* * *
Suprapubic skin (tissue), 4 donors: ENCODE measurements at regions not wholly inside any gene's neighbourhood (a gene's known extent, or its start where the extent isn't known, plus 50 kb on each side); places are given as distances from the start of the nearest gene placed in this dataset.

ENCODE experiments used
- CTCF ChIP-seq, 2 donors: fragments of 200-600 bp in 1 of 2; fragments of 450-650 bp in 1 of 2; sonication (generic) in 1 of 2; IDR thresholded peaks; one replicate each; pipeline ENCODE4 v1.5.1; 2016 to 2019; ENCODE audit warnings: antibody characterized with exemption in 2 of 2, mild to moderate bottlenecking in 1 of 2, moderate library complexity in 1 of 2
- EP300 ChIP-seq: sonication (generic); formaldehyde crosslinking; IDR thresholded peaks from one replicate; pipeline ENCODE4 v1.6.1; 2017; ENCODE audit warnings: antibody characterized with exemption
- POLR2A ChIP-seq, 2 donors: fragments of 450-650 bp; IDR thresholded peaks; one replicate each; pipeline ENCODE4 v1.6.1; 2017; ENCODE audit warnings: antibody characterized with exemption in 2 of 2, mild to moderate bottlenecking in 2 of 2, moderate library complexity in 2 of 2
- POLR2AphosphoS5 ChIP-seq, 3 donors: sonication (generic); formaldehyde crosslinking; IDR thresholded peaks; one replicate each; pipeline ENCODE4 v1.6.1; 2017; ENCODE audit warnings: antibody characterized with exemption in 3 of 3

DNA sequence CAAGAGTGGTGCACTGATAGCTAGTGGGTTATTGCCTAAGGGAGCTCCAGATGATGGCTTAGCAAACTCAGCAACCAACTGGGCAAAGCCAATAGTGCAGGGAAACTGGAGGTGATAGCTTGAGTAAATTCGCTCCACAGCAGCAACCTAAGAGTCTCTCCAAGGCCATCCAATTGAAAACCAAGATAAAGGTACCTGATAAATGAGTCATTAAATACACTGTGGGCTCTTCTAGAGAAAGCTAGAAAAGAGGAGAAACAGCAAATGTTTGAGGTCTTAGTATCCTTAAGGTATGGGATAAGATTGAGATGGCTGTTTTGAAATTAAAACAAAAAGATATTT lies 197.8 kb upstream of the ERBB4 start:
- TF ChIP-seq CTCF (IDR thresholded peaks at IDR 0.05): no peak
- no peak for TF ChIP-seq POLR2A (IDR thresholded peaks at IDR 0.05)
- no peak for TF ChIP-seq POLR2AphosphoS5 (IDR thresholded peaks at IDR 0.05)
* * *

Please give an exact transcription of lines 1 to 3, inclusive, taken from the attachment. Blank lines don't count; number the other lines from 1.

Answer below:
Suprapubic skin (tissue), 4 donors: ENCODE measurements at regions not wholly inside any gene's neighbourhood (a gene's known extent, or its start where the extent isn't known, plus 50 kb on each side); places are given as distances from the start of the nearest gene placed in this dataset.

ENCODE experiments used
- CTCF ChIP-seq, 2 donors: fragments of 200-600 bp in 1 of 2; fragments of 450-650 bp in 1 of 2; sonication (generic) in 1 of 2; IDR thresholded peaks; one replicate each; pipeline ENCODE4 v1.5.1; 2016 to 2019; ENCODE audit warnings: antibody characterized with exemption in 2 of 2, mild to moderate bottlenecking in 1 of 2, moderate library complexity in 1 of 2